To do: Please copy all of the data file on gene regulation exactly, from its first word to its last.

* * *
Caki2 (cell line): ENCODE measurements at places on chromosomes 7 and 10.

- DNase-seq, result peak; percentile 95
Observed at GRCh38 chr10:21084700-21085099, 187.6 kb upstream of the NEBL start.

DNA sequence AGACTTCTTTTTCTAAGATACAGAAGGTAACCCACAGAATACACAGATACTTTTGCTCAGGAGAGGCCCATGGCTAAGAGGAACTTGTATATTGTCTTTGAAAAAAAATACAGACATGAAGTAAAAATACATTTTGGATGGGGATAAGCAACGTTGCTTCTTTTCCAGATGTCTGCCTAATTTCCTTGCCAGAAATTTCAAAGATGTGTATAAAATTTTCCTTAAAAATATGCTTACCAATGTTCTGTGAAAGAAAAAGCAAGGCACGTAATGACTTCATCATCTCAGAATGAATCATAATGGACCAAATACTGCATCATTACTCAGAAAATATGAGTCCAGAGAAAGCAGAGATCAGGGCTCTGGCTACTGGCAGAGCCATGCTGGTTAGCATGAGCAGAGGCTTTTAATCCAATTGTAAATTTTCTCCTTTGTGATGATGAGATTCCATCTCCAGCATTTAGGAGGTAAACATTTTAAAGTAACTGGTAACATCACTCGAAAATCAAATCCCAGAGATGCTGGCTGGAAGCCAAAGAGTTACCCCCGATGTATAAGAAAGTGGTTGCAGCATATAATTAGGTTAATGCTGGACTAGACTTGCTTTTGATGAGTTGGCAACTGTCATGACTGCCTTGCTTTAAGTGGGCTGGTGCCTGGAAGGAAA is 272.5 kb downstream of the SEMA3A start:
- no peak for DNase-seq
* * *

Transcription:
Caki2 (cell line): ENCODE measurements at places on chromosomes 7 and 10.

- DNase-seq, result peak; percentile 95
Observed at GRCh38 chr10:21084700-21085099, 187.6 kb upstream of the NEBL start.

DNA sequence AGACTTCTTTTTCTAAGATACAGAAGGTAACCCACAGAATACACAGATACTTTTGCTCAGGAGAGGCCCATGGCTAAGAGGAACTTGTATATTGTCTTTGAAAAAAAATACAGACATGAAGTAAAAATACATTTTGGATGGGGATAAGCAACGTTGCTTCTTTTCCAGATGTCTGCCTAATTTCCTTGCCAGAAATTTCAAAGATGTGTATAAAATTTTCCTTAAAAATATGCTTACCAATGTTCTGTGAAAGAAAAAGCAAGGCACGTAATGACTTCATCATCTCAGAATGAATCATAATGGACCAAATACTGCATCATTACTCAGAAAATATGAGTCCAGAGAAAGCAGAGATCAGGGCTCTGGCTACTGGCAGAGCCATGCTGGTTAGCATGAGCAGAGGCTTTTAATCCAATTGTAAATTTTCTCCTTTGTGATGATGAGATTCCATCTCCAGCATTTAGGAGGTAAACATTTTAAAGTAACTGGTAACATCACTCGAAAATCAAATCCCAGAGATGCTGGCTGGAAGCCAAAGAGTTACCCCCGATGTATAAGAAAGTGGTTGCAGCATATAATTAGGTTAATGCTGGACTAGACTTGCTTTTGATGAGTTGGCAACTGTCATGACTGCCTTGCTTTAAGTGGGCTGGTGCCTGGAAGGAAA is 272.5 kb downstream of the SEMA3A start:
- no peak for DNase-seq